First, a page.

“The defense they play is a true hybrid of 4-3 and 3-4 schemes. Their right end, he’s going to be a pass rusher first, and the guy on the left side is going to be a two-gap run player. He ends up on the tight end side most of the time. ..

“… Most of the 3-4 teams run more of a traditional 4-3 over-front. The Seahawks play more under and, with all those linebackers they’ve had, they had all those guys and they were trying to fit.”

Bottom line

Carroll showed in his first season that he can make the most of his raw materials, whether it’s a reclamation project like Williams at wide receiver or a patchwork offensive line.

The Seahawks won’t repeat their numerous roster moves of a year ago, but this roster is hardly settled, either. The Seahawks were barely good enough to win the worst division in the NFL and likely won’t see a return to the playoffs, especially given the uncertainty at quarterback.

Carroll and general manager John Schneider are rebuilding this franchise through the draft, and that takes time. A winning record will be asking a lot this season, maybe too much in a division that will be much improved if only because it’s hard to imagine the NFC West getting any worse.

Breakout candidate

Golden Tate looked like a star-in-the-making during offseason minicamps before his rookie year. Twelve months later the Seahawks are still waiting. He caught 21 passes in 2010, only two of which gained more than 15 yards. He struggled with the precision of his routes, but Carroll still believes Tate is the home-run threat Seattle’s passing game was missing. Tate is like a running back once he catches the ball, and getting him chances will be an emphasis in 2011 when Darrell Bevell replaces Jeremy Bates as offensive coordinator.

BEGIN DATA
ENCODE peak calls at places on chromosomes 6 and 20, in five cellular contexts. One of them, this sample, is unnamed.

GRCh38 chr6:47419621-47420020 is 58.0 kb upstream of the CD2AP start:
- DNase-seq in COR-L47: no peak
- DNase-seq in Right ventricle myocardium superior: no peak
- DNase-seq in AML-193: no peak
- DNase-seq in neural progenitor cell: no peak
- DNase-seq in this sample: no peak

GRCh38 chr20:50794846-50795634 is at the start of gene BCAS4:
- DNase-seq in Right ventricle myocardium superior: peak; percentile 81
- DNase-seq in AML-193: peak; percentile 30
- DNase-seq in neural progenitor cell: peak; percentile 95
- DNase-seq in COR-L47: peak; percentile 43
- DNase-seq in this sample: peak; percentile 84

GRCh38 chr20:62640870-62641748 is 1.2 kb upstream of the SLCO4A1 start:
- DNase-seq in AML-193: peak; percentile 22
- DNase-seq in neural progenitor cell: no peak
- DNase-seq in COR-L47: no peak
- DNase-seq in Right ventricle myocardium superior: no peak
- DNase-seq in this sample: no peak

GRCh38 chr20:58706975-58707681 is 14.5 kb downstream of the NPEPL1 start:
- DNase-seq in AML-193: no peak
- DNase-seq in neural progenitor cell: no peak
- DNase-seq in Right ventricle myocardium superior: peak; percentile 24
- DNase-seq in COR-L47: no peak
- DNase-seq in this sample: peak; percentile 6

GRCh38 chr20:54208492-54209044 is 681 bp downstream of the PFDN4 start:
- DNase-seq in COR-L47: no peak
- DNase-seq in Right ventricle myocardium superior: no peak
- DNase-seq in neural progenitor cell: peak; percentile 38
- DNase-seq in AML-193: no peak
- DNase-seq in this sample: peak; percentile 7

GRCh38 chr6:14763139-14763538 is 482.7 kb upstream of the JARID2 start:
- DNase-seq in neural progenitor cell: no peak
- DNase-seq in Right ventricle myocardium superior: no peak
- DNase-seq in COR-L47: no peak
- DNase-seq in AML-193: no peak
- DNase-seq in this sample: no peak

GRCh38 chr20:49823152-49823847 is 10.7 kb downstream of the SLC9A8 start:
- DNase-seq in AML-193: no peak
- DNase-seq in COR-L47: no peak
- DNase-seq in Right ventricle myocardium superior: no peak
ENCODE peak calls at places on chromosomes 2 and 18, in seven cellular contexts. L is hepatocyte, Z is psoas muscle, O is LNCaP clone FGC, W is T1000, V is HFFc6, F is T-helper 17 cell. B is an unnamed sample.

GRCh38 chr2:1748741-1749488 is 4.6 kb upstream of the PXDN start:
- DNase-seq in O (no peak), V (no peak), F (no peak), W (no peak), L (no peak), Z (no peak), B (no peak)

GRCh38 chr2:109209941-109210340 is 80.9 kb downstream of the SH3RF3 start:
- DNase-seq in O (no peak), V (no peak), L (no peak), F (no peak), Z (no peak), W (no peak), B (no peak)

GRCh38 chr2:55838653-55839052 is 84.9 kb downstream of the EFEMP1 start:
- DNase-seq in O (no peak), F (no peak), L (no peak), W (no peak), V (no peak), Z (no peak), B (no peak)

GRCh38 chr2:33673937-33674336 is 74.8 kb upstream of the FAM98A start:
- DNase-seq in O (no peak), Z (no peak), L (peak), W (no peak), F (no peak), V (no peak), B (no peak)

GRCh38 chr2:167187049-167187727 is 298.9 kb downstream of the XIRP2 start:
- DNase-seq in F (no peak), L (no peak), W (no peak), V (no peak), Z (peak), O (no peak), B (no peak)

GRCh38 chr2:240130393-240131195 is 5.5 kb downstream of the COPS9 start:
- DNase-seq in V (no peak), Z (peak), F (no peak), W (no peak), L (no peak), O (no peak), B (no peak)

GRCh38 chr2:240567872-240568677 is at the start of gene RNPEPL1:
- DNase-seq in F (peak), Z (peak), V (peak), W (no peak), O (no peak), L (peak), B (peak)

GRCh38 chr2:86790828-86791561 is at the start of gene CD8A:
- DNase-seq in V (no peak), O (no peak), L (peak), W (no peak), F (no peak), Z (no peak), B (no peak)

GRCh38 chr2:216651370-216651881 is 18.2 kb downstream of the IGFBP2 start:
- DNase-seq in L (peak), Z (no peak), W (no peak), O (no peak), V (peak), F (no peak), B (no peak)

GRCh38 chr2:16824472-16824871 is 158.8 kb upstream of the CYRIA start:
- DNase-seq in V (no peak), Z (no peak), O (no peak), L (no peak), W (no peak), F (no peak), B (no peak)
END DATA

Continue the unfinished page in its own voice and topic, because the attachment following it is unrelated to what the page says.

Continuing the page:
“He’s got a huge upside. I think he’s a fantastically natural football player. He’s got competitiveness about him, he’s got play-making in him and I wish it would have come more to the front this year. That’s a big project for us. We need to bring him out.” — Carroll

Depth chart


QB Charlie Whitehurst

FB Michael Robinson

RB Marshawn Lynch, Justin Forsett

LT Russell Okung, Tyler Polumbus

LG Tyler Polumbus, Mike Gibson

C Max Unger, John Moffitt

RG John Moffitt, Mike Gibson

RT James Carpenter, Tyler Polumbus

TE John Carlson, Cameron Morrah

WR Mike Williams, Deon Butler

WR Ben Obomanu, Golden Tate


DE Chris Clemons, Dexter Davis

DT Brandon Mebane

DT Colin Cole

DE Red Bryant, Pep Levingston

SLB Aaron Curry, K.J. Wright

MLB Lofa Tatupu, David Hawthorne

WLB David Hawthorne, K.J. Wright

LCB Marcus Trufant, Richard Sherman

SS Kam Chancellor, Mark LeGree

FS Earl Thomas, Mark LeGree

RCB Walter Thurmond, Roy Lewis


K Olindo Mare

P Jon Ryan

KR Leon Washington

PR Golden Tate

LS Clint Gresham